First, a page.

Home Consumer Goods Exclusive: Moms accuse local ‘Smart Nanny’ service of bad business practices

Exclusive: Moms accuse local ‘Smart Nanny’ service of bad business practices


Mary Chiappa was desperate.

It had been only days since her nanny of two years told her she would no longer be able to care for Chiappa’s two children in Katonah. “She ended up getting a job offer outside of the child care industry that she really couldn’t refuse,” Chiappa recalled.

While the family was pleased for the former nanny’s success, they were also frantic to find a new nanny. In hopes of easing the worries of her former employers, the nanny put Chiappa in touch with the Westchester referral service A Smart Nanny and the company’s owner, Lisa DeRienzo.

“She didn’t want to leave us in a lurch,” Chiappa said.

smart nanny
Lisa DeRienzo. File photo by John Golden

Chiappa reached out to DeRienzo on Nov. 19, saying she’d like to move forward with using her services. She also let DeRienzo know that they were working on a short time frame and had only a few weeks until her nanny would need to leave her position.

DeRienzo responded by email, telling Chiappa she would provide her with a local, college-educated nanny. She added that there was a $250 retainer fee that, once received, would launch the search process for a nanny.

“The referral fee is usually $1,250 after the $250 retainer is deducted, but I would only charge you $750, since you are a friend” of the former nanny, DeRienzo said in an email.

“I, unthinkingly, went with it, because this was a friend of our nanny and she was ready to do this, and I needed to get the position filled,” Chiappa said. She paid the $250 deposit to DeRienzo through the digital payment app Venmo on Nov. 20.

A week passed and Chiappa had yet to hear from DeRienzo. When she sent an email asking for updates or wondering if nanny prospects were having issues with any aspects of their job requirements, DeRienzo replied that the family’s desired start time was posing a problem.

“We work in construction, so we have to leave our house by 5:30 to get to the city by 7,” Chiappa said. “We knew our needs weren’t typical, but having had our previous nanny already describe the requirements of the job with Lisa and then me reinforcing them, I was confident she knew what she was getting into.”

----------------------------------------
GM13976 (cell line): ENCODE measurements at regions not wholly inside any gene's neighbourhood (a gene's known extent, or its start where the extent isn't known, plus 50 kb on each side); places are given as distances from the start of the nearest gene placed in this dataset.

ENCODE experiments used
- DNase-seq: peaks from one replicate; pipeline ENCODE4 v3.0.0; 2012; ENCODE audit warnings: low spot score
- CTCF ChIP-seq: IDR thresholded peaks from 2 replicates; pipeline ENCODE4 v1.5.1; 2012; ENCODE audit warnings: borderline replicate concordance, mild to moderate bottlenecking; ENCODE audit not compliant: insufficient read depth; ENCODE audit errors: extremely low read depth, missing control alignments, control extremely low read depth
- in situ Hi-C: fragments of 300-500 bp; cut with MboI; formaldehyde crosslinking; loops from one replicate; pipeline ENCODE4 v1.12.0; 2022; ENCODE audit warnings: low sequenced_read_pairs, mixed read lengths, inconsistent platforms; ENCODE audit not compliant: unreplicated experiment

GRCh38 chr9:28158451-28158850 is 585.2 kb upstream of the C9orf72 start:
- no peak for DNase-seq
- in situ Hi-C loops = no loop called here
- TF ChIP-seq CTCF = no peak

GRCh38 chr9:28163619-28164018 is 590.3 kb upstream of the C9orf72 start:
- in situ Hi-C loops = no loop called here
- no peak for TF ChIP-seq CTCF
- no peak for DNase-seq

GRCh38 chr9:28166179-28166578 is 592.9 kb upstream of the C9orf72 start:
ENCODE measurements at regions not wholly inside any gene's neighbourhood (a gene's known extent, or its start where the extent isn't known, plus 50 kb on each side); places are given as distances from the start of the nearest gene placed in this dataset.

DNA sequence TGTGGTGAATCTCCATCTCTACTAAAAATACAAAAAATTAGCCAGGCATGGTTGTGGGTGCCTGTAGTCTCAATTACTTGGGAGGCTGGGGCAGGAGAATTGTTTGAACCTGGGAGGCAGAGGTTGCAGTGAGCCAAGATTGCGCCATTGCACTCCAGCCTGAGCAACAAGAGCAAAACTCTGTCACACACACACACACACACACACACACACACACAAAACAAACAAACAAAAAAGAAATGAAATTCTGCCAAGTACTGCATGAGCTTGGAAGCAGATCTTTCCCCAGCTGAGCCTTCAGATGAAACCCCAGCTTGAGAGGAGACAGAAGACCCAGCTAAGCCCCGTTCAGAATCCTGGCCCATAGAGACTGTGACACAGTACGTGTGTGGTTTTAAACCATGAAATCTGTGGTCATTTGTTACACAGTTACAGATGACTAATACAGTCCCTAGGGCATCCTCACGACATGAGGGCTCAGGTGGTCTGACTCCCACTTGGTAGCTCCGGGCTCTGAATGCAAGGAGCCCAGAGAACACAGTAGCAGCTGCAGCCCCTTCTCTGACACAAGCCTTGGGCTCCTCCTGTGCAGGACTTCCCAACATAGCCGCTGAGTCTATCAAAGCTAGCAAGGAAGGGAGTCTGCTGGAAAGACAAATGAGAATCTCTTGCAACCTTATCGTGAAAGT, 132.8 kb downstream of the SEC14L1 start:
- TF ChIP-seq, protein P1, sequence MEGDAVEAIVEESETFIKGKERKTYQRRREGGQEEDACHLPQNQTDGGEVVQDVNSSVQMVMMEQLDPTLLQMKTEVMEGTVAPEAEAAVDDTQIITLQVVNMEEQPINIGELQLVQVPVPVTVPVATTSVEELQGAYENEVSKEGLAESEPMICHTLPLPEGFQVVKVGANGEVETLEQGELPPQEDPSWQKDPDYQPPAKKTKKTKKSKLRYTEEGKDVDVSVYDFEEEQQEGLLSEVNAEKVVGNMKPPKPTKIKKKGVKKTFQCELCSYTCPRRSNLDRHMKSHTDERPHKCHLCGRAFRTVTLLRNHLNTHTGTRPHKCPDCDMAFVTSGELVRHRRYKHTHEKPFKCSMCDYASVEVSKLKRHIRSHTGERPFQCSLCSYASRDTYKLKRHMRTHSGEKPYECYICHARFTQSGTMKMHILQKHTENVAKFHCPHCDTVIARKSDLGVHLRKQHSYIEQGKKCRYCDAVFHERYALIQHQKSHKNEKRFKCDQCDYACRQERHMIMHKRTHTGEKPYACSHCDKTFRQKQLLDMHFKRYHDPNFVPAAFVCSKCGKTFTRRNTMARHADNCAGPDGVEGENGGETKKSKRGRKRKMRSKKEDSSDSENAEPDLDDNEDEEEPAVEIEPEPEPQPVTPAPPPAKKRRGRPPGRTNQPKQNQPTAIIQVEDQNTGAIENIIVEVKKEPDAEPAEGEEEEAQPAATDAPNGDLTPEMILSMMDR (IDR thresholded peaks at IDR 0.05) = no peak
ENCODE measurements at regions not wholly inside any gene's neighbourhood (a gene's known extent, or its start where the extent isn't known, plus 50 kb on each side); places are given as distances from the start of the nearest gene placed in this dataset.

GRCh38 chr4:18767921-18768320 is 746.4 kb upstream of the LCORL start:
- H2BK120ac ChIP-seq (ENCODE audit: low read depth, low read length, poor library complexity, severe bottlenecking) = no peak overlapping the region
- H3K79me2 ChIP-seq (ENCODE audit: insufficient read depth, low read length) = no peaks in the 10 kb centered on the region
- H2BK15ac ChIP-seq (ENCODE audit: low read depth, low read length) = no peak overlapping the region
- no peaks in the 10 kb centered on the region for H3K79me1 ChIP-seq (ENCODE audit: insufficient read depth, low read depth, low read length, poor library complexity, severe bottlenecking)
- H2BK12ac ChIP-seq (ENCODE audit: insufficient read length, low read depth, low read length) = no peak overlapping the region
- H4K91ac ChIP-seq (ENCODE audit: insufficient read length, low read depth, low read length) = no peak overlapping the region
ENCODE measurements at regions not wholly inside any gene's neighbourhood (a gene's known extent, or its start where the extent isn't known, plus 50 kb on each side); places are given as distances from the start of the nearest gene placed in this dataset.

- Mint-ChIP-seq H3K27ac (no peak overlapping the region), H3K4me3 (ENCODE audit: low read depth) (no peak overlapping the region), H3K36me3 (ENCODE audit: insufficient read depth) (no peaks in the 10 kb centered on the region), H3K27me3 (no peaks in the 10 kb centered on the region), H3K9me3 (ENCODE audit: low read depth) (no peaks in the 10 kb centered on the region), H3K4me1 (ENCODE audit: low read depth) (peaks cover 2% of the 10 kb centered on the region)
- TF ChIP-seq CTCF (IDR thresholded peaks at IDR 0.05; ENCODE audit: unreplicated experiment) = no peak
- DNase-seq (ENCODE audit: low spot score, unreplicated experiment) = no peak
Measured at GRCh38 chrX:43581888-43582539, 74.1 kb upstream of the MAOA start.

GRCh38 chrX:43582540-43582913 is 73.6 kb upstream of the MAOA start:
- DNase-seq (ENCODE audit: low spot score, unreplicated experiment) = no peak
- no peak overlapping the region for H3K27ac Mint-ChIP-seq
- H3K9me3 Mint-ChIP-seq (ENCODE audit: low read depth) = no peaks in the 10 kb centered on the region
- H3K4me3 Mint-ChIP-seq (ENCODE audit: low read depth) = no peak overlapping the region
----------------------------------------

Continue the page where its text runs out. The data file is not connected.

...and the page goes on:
She and her husband decided that he could leave the house a bit later each morning, allowing a new nanny to start instead at 6:30 a.m.

Again, days passed with no update from DeRienzo. With their nanny’s end date approaching, emails went unanswered.

“I’m getting frantic now,” Chiappa recalled. “She had referred no one to us. Not a single person.”

Chiappa also messaged DeRienzo through Facebook, but those communications too received no response. “I would just Facebook message her, because on Facebook messenger, you can see when someone reads it. I could tell that she was at least seeing what I was saying and ignoring me.”

DeRienzo responded on Dec. 7, saying that finding a nanny for a family, especially one with an “excessive amount of hours,” is not easy. She also reminded Chiappa that she had offered her a “gracious discount” off her standard fee.

Chiappa responded, “Your discount is useless to me unless you give me someone that I can hire.” She never heard from DeRienzo again.

With time running out and no response, Chiappa was forced to look for child care elsewhere, hiring another nanny service “who fulfilled my request for the same hours, the same days and responsibilities within three hours,” she said.

Furious, Chiappa requested a refund for $250 through Venmo, a request that DeRienzo denied before blocking Chiappa on the payment app.

Chiappa said she had hoped to post warnings to other mothers on social media, but her husband dissuaded her, saying that $250 was not a significant enough sum to “make waves” about.

“I said to my husband, ‘Maybe that’s what she does. Maybe she takes $250 from every person, because every person thinks it’s not a big deal,’” Chiappa recalled, her voice rising. “But if there’s 60 people, and you do some math, it’s a big deal.”


Chiappa is one of 16 mothers who spoke to the Business Journal about their troubles with A Smart Nanny, troubles that range from a lack of response to accusations of fraud and date from 2014 to this January.

In a 2016 interview with the Business Journal, DeRienzo said her business’ launch stemmed from her inability to find a full-time teaching job in Westchester. At the time, DeRienzo said she had placed her 175th nanny.

Her company operates on a referral basis, rather than as a nanny agency. DeRienzo told the Business Journal at that time that nanny-seeking families pay a one-time referral fee — $1,800 for a full-time worker and $1,000 for a part-time nanny working 34 hours or less. She, in turn, provides them with potential candidates that she has vetted, including running background checks and checking references.